So for a few months at least, FIFA will become a multi-party democracy.
After former Portugal international Luis Figo joined the list of those challenging incumbent Sepp Blatter, there is now a broad range of candidates offering change.
The big question is whether FIFA’s member associations will truly embrace the opportunity to listen to the alternatives and choose the best candidate for the future of the game, or whether the Blatter electoral machine will simply churn out a depressingly predictable outcome.
If this were an open ballot of soccer fans, it would be a fascinating contest with voters given a choice of men from differing backgrounds in the game.
There is the option of Dutch FA chief Michael van Praag, a European official with extensive experience and who has been a vocal critic of Blatter.
Also from Europe, there is the former French diplomat and ex-FIFA official Jerome Champagne who has presented himself as a moderate reformer and a more gentle critic of the status quo.
From Asia, there is Prince Ali Bin Al-Hussein, the Jordanian royal who has been president of his country’s FA since he was 25 and who at 39-years-old is the youngest of the candidates.
Then there is David Ginola, the former Spurs, Newcastle and France winger, whose candidature has been roundly criticized for being publicly backed by a bookmakers.
In contrast, Figo, the classy former Real Madrid and Barcelona midfielder, offers a more credible challenge from an articulate and thoughtful ex-player and the chance to put the game in the hands of someone who has played it at the highest level.
And then there is Blatter himself, the 78-year-old who has presided over one of FIFA’s financial growth but also its most scandal ridden eras, involving the questionable decisions to hand the World Cup finals to Russia and Qatar.
If this were a ballot of soccer fans, Blatter would surely struggle to make it to the second round of the vote and Figo would likely be one of the favorites.
But, of course, it isn’t football fans, or players or club officials, who will decide who the next FIFA president will be – it is the heads of the 209 member associations who make up the congress who will cast the crucial votes.
And these men in suits, many of them from countries without a single fully professional club let alone a real professional league — a number of them from countries without effective checks and balances on corruption, are arguably the only group of people who seem to believe that Blatter offers the best leadership available to the game.
Or rather, they believe Blatter is the safest bet if they are to continue receiving their flow of cash from Zurich in a system that clearly provides insufficient controls over the spending of those resources.
Just before the World Cup in Brazil last year, FIFA held their congress and the link between cash and votes was made explicit by Blatter.
The FIFA president announced $750,000 bonuses for all 209 national associations as well as a generous extra $7 million for the regional confederations.
Barely pausing for breath, he then asked congress if they really wanted to get rid of him by imposing term or age restrictions on the FIFA president?
To no-one’s surprise, congress rejected limits which would have brought an end to the Blatter regime and ensured there would never be a long-lasting rule of that kind again.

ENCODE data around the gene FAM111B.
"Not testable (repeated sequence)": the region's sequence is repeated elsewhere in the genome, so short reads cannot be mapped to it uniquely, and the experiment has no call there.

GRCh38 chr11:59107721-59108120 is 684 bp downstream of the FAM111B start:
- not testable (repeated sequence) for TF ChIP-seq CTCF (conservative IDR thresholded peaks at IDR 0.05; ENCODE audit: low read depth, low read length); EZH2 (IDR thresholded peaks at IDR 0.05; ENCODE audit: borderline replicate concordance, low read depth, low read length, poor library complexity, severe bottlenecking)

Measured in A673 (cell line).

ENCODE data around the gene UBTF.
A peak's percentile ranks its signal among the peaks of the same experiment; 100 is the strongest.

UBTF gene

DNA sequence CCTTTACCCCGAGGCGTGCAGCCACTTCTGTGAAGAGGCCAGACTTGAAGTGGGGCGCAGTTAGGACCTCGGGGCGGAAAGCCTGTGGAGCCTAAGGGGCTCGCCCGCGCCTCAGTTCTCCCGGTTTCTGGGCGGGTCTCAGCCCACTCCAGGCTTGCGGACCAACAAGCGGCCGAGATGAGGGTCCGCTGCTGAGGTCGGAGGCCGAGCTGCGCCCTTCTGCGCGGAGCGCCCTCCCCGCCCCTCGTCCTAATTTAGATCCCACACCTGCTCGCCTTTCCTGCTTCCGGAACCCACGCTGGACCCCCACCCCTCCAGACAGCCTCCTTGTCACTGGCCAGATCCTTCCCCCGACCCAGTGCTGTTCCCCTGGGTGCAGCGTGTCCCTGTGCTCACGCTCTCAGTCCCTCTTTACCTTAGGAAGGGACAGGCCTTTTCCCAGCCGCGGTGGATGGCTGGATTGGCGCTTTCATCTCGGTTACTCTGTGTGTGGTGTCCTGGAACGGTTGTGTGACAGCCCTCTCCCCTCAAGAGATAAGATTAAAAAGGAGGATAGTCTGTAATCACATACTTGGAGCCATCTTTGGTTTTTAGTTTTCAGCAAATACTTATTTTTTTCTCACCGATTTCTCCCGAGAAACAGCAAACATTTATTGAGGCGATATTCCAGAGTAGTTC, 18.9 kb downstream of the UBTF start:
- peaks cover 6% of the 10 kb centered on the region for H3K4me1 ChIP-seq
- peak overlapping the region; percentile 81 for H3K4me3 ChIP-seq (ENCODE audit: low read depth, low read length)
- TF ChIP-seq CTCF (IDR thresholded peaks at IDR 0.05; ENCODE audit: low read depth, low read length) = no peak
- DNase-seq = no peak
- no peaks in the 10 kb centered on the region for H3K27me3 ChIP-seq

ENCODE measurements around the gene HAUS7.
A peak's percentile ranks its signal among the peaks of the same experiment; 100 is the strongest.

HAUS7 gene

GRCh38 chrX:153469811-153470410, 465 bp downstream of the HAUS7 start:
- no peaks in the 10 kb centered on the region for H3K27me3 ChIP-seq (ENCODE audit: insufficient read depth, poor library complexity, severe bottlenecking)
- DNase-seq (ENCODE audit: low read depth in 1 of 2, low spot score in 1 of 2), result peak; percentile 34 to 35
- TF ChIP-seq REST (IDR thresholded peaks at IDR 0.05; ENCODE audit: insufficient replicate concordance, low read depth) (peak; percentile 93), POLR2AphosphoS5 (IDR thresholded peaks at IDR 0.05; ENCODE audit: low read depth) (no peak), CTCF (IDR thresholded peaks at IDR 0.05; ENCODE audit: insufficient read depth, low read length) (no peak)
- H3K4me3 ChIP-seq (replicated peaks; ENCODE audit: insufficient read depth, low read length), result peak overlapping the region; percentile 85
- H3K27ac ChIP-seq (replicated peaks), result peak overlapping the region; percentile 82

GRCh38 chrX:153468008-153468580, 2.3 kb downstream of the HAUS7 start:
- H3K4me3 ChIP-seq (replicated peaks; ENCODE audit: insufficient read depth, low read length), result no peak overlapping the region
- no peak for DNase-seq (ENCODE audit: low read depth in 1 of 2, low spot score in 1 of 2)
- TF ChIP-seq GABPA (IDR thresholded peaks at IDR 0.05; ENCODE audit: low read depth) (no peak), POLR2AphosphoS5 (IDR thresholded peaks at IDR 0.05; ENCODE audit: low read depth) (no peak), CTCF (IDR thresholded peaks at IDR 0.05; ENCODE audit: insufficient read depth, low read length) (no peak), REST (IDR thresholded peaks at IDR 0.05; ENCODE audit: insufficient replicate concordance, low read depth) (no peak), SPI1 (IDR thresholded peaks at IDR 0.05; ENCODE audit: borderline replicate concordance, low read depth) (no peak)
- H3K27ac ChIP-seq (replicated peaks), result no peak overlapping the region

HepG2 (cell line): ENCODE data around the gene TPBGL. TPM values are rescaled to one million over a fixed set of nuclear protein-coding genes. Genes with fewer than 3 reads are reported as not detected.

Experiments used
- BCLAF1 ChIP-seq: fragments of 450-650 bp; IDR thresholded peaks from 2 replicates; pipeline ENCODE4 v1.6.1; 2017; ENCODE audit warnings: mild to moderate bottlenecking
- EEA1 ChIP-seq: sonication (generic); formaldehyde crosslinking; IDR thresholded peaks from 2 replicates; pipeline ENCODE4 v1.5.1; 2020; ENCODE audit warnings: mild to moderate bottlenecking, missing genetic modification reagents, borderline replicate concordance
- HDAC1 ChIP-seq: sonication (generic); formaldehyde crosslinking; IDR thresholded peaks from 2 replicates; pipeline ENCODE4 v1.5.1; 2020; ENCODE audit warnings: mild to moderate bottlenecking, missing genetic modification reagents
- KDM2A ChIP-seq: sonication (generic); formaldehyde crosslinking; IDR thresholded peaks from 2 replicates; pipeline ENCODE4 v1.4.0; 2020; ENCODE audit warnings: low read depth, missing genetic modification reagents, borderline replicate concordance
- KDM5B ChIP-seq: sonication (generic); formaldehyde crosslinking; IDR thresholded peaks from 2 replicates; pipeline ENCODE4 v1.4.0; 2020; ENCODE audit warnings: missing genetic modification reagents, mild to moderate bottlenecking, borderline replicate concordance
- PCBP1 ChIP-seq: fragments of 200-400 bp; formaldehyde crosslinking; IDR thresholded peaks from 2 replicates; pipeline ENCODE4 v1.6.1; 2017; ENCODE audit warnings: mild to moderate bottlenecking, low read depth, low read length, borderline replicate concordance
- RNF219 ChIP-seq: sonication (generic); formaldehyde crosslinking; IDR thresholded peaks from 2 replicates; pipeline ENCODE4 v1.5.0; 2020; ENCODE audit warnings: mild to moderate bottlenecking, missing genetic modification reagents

With that vote won, Blatter then, in his usual corny style of false-modesty, suggested he would be happy to run again if that was the wish of those who had just had their budgets filled up with fresh funds from ‘the home of football’.
It was blatant but it was still slightly less nauseous than the sight at previous congresses where Blatter has been heralded by a series of delegates leaping to their feet to loudly declare their unswerving commitment to his great leadership.
That is the client system that Blatter’s predecessor João Havelange created after beating England’s Sir Stanley Rous in 1974 and which the Swiss took over in 1998. The system works and has consistently delivered him a pile of votes from Africa, Asia, South America and the CONCACAF region.
The key question in this election is whether a single candidate can emerge from those against Blatter who is capable of breaking that block of votes by convincing those delegates that they will be even better off without Blatter.
It was noticeable in Figo’s statement on Wednesday that he made reference to increasing the money going to national federations by dipping into FIFA’s vast reserves.
It may be depressing but it is a depressing reality that beating Blatter will involve such promises, as much, if not more than talk of reform. Perhaps to smash the system, it needs to be used and turned against Blatter.
Still the ‘Zurichologists’ in the media believe the numbers look good for Blatter – he starts the campaign with the assumed backing of most of Africa, Oceania, South America and CONCACAF and a slice of Eastern Europe.
The odds are that the Blatter machine will deliver again. If it does, it will say nothing about Blatter’s abilities as a football administrator but plenty about the system he has created and the people who populate it.
Those who wish to see a clean, modern, efficient and progressive FIFA can only hope that one of the challengers finds a way to turn the tables on Blatter.
Editor’s note: Every Thursday, World Soccer Talk featured columnist Simon Evans shares his thoughts and opinions on world soccer topics. You can follow Simon on Twitter at @sgevans.
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